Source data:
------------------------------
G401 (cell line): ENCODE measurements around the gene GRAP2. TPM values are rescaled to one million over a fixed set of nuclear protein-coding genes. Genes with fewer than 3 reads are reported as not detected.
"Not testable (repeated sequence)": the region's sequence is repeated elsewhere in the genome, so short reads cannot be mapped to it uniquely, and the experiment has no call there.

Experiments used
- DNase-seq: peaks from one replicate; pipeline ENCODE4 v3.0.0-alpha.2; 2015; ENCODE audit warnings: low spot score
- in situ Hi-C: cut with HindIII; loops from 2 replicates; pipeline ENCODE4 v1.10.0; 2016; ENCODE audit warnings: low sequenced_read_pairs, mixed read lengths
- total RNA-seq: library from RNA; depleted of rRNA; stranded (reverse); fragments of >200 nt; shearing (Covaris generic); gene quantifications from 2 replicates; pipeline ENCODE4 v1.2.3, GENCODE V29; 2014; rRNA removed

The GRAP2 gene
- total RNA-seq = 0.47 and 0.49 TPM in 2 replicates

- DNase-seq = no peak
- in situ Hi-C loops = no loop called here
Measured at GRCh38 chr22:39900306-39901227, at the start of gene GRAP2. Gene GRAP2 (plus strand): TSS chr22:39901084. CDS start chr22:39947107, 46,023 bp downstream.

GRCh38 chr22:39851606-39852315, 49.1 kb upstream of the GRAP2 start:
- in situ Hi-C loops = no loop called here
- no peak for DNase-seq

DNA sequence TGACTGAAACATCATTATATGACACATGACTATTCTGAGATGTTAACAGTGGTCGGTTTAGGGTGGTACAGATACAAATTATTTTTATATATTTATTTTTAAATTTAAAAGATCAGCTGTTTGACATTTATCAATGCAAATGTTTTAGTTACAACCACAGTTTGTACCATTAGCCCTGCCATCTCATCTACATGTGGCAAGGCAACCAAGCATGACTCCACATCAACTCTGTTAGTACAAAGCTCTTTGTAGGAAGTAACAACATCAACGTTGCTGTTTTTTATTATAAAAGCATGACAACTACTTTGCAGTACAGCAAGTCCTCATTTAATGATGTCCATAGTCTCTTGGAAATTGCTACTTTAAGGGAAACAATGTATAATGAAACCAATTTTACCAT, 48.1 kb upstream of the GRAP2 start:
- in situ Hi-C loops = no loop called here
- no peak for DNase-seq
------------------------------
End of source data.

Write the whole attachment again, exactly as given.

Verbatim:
G401 (cell line): ENCODE measurements around the gene GRAP2. TPM values are rescaled to one million over a fixed set of nuclear protein-coding genes. Genes with fewer than 3 reads are reported as not detected.
"Not testable (repeated sequence)": the region's sequence is repeated elsewhere in the genome, so short reads cannot be mapped to it uniquely, and the experiment has no call there.

Experiments used
- DNase-seq: peaks from one replicate; pipeline ENCODE4 v3.0.0-alpha.2; 2015; ENCODE audit warnings: low spot score
- in situ Hi-C: cut with HindIII; loops from 2 replicates; pipeline ENCODE4 v1.10.0; 2016; ENCODE audit warnings: low sequenced_read_pairs, mixed read lengths
- total RNA-seq: library from RNA; depleted of rRNA; stranded (reverse); fragments of >200 nt; shearing (Covaris generic); gene quantifications from 2 replicates; pipeline ENCODE4 v1.2.3, GENCODE V29; 2014; rRNA removed

The GRAP2 gene
- total RNA-seq = 0.47 and 0.49 TPM in 2 replicates

- DNase-seq = no peak
- in situ Hi-C loops = no loop called here
Measured at GRCh38 chr22:39900306-39901227, at the start of gene GRAP2. Gene GRAP2 (plus strand): TSS chr22:39901084. CDS start chr22:39947107, 46,023 bp downstream.

GRCh38 chr22:39851606-39852315, 49.1 kb upstream of the GRAP2 start:
- in situ Hi-C loops = no loop called here
- no peak for DNase-seq

DNA sequence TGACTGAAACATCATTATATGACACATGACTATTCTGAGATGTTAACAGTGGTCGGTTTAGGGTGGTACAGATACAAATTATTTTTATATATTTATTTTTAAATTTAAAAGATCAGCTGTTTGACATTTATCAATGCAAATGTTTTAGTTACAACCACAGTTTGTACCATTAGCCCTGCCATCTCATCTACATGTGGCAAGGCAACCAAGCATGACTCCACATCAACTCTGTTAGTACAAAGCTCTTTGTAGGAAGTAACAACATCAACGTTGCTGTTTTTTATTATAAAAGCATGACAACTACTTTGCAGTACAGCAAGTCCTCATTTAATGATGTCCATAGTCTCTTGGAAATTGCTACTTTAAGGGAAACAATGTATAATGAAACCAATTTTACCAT, 48.1 kb upstream of the GRAP2 start:
- in situ Hi-C loops = no loop called here
- no peak for DNase-seq